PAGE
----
Classic and Contemporary Buddhist Works

The Lawudo Lama - Praise

Stories of Reincarnation from the Mount Everest Region

“In some ways, the present volume is three books in one. First, it is an introduction to Sherpa culture and geography—a rare treat in itself. Second, it is a biography of Lama Kunzang Yeshe, the first Lawudo Lama, which takes into account both his outer and inner life. Third, it is an autobiography of Kunzang Yeshe’s reincarnation (tulku) in the form of Thubten Zopa Rinpoche (“Lama Zopa”), who was born into a Sherpa family in Nepal and today is the spiritual director of the Foundation for the Preservation of the Mahayana Tradition (FPMT). [...] This volume is filled with touching and amazing stories of Tibetan and Nepalese yogis, who have dedicated their whole life to realizing enlightenment and serving the spiritual awakening of others. One gets a good sense of how great one’s dedication to the Dharma must be to break through the karmic bonds of conventional life but also that even a lay practitioner can attain a high level of realization. Most importantly, this book offers one wonderful reassurance that great masters and teachings do still exist and are available to anyone who is serious about Dharma practice. “—reviewed by Georg Feuerstein, author of The Yoga Tradition and Yoga For Dummies, for Traditional Yoga Studies Interactive

The Lawudo Lama is an amazing tale recounting the lives of both the internationally known Lama Thupten Zopa Rinpoche and his previous incarnation, Lama Kunzang Yeshe. Unlike numerous other studies of Sherpa culture, religion, and history, The Lawudo Lama offers an account from within the tradition, as experienced by the main protagonists. Author Jamyang Wangmo, as one of Lama Zopa’s early disciples—also among the few foreigners to have spent long stretches in solitary retreat at the cave hermitages of the Lawudo Lama—is uniquely qualified to write about the subject.”—Hubert Decleer, Director of the Tibetan Studies Program for International Training, and author of Lightning Terror

“A fascinating, formidable read, offering in-depth, incredibly detailed information about Sherpa life in the Himalayas. The biographical stories of two famous lamas, Kunzang Yeshe (1865–1946) and the person who is said to be his reincarnation, Thubten Zopa Rinpoche also are engaging reading. Jamyang Wangmo’s 434-page tome will prove a fascinating excursion for anyone interested in Tibetan Buddhism and Himalayan culture. Absorbing, descriptive narratives are accompanied by photos of the people mentioned in the stories. The book is laid out in distinct sections, allowing readers to use it as an easy reference. The six appendixes include indexes of persons, deities, places, and text. The cover art of The Lawudo Lama is beautiful and eye-catching. I suggest displaying it with other books about Eastern religions, and recommend it highly to customers interested in Buddhism, reincarnation, and Eastern philosophies.”—New Age Retailer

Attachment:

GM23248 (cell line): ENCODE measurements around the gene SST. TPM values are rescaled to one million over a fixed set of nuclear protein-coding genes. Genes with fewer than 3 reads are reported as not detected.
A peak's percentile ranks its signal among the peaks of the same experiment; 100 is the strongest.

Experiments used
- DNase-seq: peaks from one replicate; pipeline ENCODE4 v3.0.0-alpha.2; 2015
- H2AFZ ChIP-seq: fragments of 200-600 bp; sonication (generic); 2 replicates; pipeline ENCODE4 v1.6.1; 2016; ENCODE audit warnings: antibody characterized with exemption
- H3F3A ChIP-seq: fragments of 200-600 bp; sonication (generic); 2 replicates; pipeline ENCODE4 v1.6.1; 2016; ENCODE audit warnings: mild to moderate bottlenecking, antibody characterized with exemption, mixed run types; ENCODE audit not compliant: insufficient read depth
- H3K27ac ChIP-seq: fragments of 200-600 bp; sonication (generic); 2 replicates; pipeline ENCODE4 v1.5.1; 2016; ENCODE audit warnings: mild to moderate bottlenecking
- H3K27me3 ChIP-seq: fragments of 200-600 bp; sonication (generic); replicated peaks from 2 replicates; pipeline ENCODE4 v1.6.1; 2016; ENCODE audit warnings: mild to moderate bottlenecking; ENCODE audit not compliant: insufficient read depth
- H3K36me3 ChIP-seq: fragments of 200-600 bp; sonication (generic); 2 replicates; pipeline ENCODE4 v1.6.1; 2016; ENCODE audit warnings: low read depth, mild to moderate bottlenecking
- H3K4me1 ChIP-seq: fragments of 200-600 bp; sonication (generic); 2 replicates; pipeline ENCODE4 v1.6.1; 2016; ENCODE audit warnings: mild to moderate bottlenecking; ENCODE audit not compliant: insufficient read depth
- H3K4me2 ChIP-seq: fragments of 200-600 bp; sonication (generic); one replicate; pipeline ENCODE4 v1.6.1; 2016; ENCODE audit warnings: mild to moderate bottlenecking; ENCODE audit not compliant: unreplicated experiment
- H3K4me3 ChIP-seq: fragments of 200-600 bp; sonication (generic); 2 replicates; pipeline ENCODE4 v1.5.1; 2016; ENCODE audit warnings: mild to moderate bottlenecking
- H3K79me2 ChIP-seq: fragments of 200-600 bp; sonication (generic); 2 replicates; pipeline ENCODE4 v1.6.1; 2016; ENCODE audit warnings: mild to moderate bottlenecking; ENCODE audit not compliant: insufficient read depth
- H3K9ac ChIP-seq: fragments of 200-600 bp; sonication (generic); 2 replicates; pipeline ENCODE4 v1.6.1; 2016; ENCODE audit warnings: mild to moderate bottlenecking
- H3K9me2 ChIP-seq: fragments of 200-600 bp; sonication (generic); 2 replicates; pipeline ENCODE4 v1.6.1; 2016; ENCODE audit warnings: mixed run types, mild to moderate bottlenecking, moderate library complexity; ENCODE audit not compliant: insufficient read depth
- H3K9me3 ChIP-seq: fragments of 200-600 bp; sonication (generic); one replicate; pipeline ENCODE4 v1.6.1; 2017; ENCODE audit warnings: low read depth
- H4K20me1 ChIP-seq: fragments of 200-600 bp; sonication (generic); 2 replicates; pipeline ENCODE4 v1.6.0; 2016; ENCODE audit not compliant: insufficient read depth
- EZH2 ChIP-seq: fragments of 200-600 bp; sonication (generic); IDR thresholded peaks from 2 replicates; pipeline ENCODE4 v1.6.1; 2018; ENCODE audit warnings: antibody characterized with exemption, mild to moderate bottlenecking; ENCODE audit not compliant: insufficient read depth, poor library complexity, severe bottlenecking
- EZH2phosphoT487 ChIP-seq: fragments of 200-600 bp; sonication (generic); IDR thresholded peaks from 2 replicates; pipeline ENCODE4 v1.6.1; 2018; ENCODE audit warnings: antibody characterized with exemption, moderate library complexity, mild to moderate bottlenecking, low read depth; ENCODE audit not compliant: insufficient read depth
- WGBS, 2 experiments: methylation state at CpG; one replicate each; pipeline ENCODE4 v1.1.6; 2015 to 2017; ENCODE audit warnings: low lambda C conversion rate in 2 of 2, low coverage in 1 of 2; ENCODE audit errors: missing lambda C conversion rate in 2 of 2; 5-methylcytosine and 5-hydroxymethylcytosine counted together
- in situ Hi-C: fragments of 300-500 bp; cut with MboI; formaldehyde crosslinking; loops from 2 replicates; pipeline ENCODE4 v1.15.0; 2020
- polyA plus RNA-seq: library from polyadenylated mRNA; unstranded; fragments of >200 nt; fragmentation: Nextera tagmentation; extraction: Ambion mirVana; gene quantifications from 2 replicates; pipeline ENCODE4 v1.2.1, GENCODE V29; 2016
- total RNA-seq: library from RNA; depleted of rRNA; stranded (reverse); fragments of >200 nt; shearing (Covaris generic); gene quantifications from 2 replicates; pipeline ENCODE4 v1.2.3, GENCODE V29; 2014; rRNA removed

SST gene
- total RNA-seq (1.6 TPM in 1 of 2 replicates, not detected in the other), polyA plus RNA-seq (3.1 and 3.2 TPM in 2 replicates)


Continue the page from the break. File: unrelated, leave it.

“I have no doubt that readers of this book will find here encouraging evidence that, even in this day and age, where there is real faith, good motivation, and a great deal of hard work, the Dharma will flourish and grow.”—from the foreword by the Dalai Lama

“This fascinating book provides a unique—earthy yet mystical—insider’s view of Himalayan life in general and of Sherpa life in particular. Will be very interesting to anyone who has travelled in the Himalayas and greatly inspiring to anyone who wishes to live a deeply spiritual life. Where else can one find a story in which the characters travel from life to life, continuing to teach, guide and support each other—it will stretch your mind and move your heart.”—Lorne Ladner, author of The Lost Art of Compassion

“Religious biographies form a central part of Tibetan literature, and such accounts are now becoming important for Western Buddhists as well. The Lawudo Lama succeeds in combining the traditional style with a modern narrative and in illuminating the life stories through their context in the traditions of the Khumbu region of Nepal.”—Franz-Karl Ehrhard, Professor of Tibetan and Buddhist Studies at Ludwig-Maximilians University, Munich